ATLANTA — Waffle House is open again!
As rallying cries go, it’s not exactly “Give me liberty or give me death,” but in Georgia, where Waffle House is both a secular religion and a reliable barometer of catastrophe, unlocking its glass doors qualifies as front-page news.
As of Monday, Gov. Brian Kemp reopened Georgia’s restaurants, three days after opening other business establishments like bowling alleys and tattoo parlors. The move, coming even as the state continues to grapple with new cases of COVID-19, has drawn condemnation not just from Kemp’s political opponents, but public health officials as well. Even President Trump came down hard against Kemp last week, but Kemp’s drive to reopen the state has proceeded unabated.
But there’s more at work here than just a simple attempt to get the economy jump-started. Whether it was a savvy political calculation or just a sweeping catch-all decree, the thought of Waffle Houses, in particular, reopening carries a lot more weight in Georgia than your average fast-food burger chain.
If you mock the idea of a Waffle House being a communal rallying point, that’s only because you’ve never eaten at a Waffle House. The yellow-and-black logo, the red vinyl cushions, the warm glow of omnipresent globe lights, the all-but-infinite combination of hash browns (“scattered, smothered, covered, chunked …”) — all this and more combines to make Waffle House an inextricable aspect of any community it’s in.
The late, great Anthony Bourdain described Waffle House as “an irony-free zone where everything is beautiful and nothing hurts; where everybody regardless of race, creed, color or degree of inebriation is welcomed.” Sure, that’s painting with a brush as wide as an area code, but still: you don’t need me to connect the dots any more than that, do you? Where else in America will you find that kind of unity in 2020?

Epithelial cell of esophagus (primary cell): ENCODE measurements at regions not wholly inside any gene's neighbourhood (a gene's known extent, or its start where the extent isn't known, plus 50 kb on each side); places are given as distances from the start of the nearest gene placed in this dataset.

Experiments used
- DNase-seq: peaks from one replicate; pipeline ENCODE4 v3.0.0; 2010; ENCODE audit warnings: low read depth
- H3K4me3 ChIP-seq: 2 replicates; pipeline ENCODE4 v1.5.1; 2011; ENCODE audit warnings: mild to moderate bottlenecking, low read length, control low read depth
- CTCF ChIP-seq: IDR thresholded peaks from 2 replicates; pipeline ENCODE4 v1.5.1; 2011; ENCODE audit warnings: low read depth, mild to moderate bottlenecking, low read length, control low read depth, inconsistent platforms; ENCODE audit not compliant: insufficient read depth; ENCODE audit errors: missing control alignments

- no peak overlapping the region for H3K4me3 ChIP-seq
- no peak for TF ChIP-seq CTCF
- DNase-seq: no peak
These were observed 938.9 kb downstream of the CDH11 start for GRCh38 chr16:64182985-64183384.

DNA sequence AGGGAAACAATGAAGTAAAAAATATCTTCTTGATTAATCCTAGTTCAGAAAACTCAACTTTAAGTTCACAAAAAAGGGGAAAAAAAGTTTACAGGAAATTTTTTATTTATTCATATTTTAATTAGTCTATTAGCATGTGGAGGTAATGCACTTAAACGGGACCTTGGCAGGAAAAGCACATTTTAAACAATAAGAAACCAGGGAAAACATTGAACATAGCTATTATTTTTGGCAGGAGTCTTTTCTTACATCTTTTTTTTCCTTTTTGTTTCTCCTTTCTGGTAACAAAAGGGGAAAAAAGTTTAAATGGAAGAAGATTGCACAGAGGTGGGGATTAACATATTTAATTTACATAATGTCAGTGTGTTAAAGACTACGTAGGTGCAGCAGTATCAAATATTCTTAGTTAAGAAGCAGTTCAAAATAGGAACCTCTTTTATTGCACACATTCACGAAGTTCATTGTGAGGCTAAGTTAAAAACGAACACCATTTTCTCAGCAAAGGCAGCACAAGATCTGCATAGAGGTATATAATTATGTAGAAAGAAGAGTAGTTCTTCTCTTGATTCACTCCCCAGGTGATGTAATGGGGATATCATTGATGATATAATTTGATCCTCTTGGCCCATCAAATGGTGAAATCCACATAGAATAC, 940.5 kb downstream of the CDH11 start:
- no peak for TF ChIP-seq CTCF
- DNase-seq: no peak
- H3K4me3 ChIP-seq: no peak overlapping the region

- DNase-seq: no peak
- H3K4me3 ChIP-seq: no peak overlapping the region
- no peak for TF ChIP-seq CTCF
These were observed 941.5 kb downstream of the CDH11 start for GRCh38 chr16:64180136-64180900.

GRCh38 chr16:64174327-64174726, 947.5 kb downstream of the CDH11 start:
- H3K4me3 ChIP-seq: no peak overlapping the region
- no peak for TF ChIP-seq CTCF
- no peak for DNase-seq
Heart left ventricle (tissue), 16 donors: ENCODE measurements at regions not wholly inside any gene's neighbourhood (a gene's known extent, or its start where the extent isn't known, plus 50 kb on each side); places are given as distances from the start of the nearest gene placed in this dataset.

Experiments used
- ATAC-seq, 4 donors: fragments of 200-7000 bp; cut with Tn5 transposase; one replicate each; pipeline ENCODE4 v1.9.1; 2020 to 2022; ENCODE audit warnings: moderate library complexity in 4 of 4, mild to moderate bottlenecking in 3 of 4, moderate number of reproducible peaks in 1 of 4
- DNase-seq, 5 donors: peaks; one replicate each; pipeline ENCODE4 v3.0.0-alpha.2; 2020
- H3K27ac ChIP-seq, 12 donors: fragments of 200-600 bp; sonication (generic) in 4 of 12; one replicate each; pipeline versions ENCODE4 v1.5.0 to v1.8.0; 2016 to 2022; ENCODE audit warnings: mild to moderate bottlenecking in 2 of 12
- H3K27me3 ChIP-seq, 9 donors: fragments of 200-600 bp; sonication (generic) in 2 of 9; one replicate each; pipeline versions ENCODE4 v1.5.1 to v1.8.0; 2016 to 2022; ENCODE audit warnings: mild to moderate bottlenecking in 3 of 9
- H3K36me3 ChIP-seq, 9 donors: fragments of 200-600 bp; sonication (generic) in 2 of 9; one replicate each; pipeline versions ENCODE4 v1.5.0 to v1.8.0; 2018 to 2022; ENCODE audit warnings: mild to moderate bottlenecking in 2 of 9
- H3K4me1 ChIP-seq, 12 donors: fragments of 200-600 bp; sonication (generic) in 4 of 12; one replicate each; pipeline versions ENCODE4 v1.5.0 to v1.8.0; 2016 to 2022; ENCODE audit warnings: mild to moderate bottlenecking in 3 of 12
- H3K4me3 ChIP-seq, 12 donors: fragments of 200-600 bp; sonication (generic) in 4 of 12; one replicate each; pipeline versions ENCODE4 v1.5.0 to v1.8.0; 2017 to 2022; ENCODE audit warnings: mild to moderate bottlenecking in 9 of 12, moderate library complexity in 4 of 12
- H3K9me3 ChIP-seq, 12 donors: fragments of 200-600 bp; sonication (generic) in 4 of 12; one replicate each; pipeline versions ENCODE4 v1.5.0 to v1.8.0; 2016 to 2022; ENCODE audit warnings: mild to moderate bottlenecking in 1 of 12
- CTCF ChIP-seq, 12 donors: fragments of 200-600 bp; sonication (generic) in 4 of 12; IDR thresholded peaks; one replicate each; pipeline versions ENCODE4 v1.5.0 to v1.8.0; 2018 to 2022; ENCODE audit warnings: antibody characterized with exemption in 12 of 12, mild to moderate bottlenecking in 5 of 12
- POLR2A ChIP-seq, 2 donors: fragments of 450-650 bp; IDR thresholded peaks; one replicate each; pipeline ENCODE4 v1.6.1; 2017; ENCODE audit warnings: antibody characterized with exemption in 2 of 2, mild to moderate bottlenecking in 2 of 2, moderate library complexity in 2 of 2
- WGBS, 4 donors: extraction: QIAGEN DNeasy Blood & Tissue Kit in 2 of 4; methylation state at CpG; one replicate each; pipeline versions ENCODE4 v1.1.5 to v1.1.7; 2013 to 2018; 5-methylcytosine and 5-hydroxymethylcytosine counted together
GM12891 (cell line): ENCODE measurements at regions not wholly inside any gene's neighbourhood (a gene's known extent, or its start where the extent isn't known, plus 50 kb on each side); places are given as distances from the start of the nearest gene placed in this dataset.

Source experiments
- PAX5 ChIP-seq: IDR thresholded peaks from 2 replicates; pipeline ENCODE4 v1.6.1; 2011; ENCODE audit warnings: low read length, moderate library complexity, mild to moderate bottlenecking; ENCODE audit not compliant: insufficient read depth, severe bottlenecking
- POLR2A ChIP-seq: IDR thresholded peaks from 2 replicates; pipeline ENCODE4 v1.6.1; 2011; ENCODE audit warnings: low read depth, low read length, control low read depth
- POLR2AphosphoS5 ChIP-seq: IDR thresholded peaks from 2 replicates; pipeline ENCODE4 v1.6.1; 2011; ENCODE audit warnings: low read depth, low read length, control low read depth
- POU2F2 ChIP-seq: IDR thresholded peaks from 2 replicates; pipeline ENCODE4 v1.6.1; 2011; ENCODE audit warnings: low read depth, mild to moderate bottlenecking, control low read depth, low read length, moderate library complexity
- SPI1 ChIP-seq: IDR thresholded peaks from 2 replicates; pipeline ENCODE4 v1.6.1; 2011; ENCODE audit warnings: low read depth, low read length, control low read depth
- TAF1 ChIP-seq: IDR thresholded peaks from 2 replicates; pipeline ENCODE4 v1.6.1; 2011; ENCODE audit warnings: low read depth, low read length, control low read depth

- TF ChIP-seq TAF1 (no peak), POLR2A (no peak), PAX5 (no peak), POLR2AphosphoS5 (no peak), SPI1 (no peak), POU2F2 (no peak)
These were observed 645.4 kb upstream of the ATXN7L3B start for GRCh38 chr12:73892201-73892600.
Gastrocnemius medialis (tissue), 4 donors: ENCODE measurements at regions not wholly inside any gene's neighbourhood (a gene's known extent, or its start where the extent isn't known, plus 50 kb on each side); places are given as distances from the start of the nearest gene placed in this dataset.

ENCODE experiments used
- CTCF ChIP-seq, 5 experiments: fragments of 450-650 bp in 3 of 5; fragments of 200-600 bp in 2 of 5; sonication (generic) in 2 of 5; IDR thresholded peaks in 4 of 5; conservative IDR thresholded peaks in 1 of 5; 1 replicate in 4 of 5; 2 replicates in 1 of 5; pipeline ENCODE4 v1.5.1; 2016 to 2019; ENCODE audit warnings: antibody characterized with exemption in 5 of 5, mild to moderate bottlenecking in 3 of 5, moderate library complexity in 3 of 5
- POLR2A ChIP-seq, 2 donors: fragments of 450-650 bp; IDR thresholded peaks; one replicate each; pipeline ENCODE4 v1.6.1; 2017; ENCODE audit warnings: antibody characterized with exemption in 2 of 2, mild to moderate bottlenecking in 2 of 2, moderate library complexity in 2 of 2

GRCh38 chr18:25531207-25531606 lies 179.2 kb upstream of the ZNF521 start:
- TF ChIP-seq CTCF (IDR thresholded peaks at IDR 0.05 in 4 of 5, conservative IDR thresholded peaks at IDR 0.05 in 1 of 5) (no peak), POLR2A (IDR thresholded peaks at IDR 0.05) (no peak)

A Monday visit to one of the roughly 330 Waffle Houses in the state — where I was the only diner in the store, along with four employees — offered up two equally powerful sensations: how nice it is to get back in touch with some aspects of pre-COVID life … and how far in the future a return to that life still lies.
For my first meal outside the house in six weeks (by the calendar) or 14 years (by what it feels like in my brain), I picked a Waffle House not far from my home, one whose TEMPORARILY CLOSED banner these last few weeks was a grim reminder that even the foundations of the community have cracked.
Waffle House officials say they’ve gone from employing 40,000 hourly workers pre-COVID to 12,000 today. That’s a crushing economic blow, and it’s one key reason the stores are reopening. Waffle House workers can’t do their jobs from home. If they don’t work, they don’t get paid, and if they don’t get paid, the rent doesn’t get paid. It’s a grim cycle that doesn’t improve with social media scolding from those lucky enough to be able to work from home.
At this particular Waffle House, I’ve scarfed down waffles and bacon at 2 a.m. after covering prime-time NFL games, and at 10 a.m. after finishing Saturday runs. On these seats, I’ve seen couples fight and unite, I’ve seen losing fans drown their sorrows in syrup and winning fans paint the ceiling with scrambled eggs. I’ve been coming to this Waffle House for 20 years, and I’ve never quite seen it like this.